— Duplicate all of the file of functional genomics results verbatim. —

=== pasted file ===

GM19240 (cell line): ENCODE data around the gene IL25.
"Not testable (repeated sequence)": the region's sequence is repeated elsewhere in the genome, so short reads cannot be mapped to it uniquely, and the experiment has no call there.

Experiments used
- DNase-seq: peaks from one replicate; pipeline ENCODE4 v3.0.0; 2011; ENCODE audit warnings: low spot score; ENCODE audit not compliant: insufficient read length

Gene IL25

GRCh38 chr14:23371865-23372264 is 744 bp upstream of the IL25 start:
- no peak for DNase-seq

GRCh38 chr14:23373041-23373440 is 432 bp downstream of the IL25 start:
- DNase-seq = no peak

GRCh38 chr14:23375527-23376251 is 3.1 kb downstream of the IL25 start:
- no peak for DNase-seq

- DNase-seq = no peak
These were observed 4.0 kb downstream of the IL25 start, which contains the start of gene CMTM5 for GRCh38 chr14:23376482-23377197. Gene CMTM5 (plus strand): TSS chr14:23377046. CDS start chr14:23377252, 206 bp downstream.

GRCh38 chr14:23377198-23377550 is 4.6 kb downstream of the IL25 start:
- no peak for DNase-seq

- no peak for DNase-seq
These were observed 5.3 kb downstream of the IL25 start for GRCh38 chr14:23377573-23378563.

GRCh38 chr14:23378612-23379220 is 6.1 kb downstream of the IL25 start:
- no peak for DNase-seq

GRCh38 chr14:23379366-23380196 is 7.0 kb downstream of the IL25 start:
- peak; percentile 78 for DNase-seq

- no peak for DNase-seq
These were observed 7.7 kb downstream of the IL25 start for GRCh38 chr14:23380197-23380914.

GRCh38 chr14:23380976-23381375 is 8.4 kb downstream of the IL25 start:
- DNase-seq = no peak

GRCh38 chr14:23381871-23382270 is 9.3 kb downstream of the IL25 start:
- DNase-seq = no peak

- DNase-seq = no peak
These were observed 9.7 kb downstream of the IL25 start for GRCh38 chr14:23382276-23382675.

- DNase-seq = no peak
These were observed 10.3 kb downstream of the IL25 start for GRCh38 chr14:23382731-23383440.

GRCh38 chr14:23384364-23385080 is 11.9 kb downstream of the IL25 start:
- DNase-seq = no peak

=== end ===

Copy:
GM19240 (cell line): ENCODE data around the gene IL25.
"Not testable (repeated sequence)": the region's sequence is repeated elsewhere in the genome, so short reads cannot be mapped to it uniquely, and the experiment has no call there.

Experiments used
- DNase-seq: peaks from one replicate; pipeline ENCODE4 v3.0.0; 2011; ENCODE audit warnings: low spot score; ENCODE audit not compliant: insufficient read length

Gene IL25

GRCh38 chr14:23371865-23372264 is 744 bp upstream of the IL25 start:
- no peak for DNase-seq

GRCh38 chr14:23373041-23373440 is 432 bp downstream of the IL25 start:
- DNase-seq = no peak

GRCh38 chr14:23375527-23376251 is 3.1 kb downstream of the IL25 start:
- no peak for DNase-seq

- DNase-seq = no peak
These were observed 4.0 kb downstream of the IL25 start, which contains the start of gene CMTM5 for GRCh38 chr14:23376482-23377197. Gene CMTM5 (plus strand): TSS chr14:23377046. CDS start chr14:23377252, 206 bp downstream.

GRCh38 chr14:23377198-23377550 is 4.6 kb downstream of the IL25 start:
- no peak for DNase-seq

- no peak for DNase-seq
These were observed 5.3 kb downstream of the IL25 start for GRCh38 chr14:23377573-23378563.

GRCh38 chr14:23378612-23379220 is 6.1 kb downstream of the IL25 start:
- no peak for DNase-seq

GRCh38 chr14:23379366-23380196 is 7.0 kb downstream of the IL25 start:
- peak; percentile 78 for DNase-seq

- no peak for DNase-seq
These were observed 7.7 kb downstream of the IL25 start for GRCh38 chr14:23380197-23380914.

GRCh38 chr14:23380976-23381375 is 8.4 kb downstream of the IL25 start:
- DNase-seq = no peak

GRCh38 chr14:23381871-23382270 is 9.3 kb downstream of the IL25 start:
- DNase-seq = no peak

- DNase-seq = no peak
These were observed 9.7 kb downstream of the IL25 start for GRCh38 chr14:23382276-23382675.

- DNase-seq = no peak
These were observed 10.3 kb downstream of the IL25 start for GRCh38 chr14:23382731-23383440.

GRCh38 chr14:23384364-23385080 is 11.9 kb downstream of the IL25 start:
- DNase-seq = no peak